NWLF 2019 Initiatives

In Manitoba, the National Week for Life and the Family promotes several events and actively works to enrich faith and community throughout the National week in May, but also extends the celebration to both before and following the National week (May 12-19, 2019).  Every year the committee focuses on a new topic and theme that is pertinent to the church and families today. The theme for 2019 is: "Listening to the Gospel as a Family".  The Tri-Diocesan committee seeks to offer events, activities and initiatives that promote the strengthening of families, the unity of the church community and takes on the challenges that families face in our world today, especially with regards to the unborn, children and the elderly.  This year’s focus will be on “renewing the family bond” and will have two main elements – “Receiving the Gospel” and “Sharing the Gospel”.

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What is Lectio Divina?

This year, our three Catholic Archbishops in (southern) Manitoba invite families to grow in faith by reading the Gospel together as a family. They propose Lectio Divina.

Lectio Divina ("Divine Reading" in Latin) is a traditional Benedictine practice of scriptural reading, meditation and prayer intended to promote communion with God and to increase the knowledge of God's Word. It does not treat scripture as texts to be studied, but as the Living Word to be embraced.

Traditionally, Lectio Divina has four separate steps: read; meditate; pray; contemplate. First a passage of scripture is read, then its meaning is reflected upon. This is followed by prayer and contemplation on the Word of God.

The focus of Lectio Divina is not a theological analysis of biblical passages but viewing them with Christ as the key to their meaning. For example, given Jesus' statement in John 14:27: "Peace I leave with you; my peace I give unto you", an analytical approach would focus on the reason for the statement during the Last Supper, the biblical context, etc.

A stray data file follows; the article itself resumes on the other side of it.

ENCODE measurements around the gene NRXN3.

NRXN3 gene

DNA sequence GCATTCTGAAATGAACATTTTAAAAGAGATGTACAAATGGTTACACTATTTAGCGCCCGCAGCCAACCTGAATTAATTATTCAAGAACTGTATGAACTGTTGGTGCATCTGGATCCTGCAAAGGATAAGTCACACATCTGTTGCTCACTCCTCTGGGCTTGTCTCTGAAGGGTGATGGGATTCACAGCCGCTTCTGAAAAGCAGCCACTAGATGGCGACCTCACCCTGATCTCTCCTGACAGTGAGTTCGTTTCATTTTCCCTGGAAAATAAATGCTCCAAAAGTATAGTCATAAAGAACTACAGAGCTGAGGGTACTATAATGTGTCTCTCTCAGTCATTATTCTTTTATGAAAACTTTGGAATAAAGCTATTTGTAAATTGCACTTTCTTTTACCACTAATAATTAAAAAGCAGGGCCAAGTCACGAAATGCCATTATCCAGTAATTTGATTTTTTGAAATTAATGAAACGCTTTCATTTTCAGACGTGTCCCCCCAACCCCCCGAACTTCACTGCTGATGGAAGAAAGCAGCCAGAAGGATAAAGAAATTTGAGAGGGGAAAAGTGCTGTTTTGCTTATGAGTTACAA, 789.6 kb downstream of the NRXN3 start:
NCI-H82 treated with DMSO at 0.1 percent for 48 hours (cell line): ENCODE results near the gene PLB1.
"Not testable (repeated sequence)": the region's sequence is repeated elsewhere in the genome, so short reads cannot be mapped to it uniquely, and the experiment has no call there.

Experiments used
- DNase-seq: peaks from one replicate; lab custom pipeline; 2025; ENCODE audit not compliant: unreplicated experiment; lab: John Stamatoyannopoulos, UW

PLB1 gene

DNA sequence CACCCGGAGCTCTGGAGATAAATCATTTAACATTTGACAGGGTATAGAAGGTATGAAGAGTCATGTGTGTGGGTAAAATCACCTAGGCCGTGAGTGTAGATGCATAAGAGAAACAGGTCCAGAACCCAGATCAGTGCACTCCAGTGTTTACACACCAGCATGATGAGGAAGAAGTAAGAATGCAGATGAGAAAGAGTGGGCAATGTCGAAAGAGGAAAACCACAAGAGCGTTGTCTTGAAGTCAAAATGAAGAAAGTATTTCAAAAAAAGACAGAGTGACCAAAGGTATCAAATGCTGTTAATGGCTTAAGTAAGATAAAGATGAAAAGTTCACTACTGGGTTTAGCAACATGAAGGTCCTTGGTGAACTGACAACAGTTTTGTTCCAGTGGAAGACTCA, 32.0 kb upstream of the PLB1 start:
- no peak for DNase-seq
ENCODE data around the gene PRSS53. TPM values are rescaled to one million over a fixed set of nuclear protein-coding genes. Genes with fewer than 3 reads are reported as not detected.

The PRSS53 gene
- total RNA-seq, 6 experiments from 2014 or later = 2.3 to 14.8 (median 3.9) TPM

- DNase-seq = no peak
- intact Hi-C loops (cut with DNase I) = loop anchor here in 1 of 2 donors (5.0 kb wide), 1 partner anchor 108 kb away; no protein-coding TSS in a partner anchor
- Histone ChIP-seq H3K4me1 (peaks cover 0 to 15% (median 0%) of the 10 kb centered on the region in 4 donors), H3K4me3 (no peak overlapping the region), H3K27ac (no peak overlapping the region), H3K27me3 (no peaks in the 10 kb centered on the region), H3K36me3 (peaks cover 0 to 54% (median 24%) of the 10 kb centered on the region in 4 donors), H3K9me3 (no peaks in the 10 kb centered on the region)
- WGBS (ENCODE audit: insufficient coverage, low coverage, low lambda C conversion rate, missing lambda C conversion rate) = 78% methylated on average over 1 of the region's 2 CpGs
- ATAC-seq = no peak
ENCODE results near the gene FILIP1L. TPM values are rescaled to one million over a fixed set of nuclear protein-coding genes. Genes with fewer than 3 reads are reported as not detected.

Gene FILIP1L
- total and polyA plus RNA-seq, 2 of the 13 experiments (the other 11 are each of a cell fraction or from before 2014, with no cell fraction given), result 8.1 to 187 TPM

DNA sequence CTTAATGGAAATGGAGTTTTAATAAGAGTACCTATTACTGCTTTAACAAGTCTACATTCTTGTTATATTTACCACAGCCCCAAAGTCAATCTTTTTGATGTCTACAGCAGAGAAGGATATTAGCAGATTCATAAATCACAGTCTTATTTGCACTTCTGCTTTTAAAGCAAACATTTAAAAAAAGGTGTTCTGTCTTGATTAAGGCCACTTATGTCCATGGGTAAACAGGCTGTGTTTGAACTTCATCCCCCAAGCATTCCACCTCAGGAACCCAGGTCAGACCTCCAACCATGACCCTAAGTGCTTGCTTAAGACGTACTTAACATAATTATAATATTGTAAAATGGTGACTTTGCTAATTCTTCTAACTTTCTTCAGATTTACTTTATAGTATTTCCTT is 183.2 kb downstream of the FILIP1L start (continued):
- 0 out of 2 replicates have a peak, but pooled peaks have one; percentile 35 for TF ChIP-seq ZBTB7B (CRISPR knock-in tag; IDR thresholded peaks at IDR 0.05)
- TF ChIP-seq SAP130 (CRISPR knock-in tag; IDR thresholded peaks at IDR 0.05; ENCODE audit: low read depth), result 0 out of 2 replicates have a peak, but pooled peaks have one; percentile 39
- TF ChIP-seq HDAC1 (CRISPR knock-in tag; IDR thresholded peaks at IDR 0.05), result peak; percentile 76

In Lectio Divina, however, the practitioner "enters" and shares the peace of Christ rather than "dissecting" it. This form of meditative prayer leads to an increased knowledge of Christ.

The roots of scriptural reflection and interpretation go back to Origen in the 3rd century, after whom Ambrose taught them to Augustine of Hippo. But Lectio Divina was first established in the 6th century by Benedict of Nursia, and then formalized as a four-step process by the Carthusian monk Guigo II during the 12th century.

In the 20th century, the constitution Dei verbum of the Second Vatican Council recommended Lectio Divina to the general public and its importance was affirmed by Pope Benedict XVI at the start of the 21st century. (source: Wikipedia)

Holy Gospel of Jesus Christ according to Saint John12,12-22.

The next day the great crowd that had come to the festival heard that Jesus was coming to Jerusalem.
So they took branches of palm trees and went out to meet him, shouting, ‘Hosanna! Blessed is the one who comes in the name of the Lord the King of Israel!’
Jesus found a young donkey and sat on it; as it is written:
‘Do not be afraid, daughter of Zion. Look, your king is coming, sitting on a donkey’s colt!’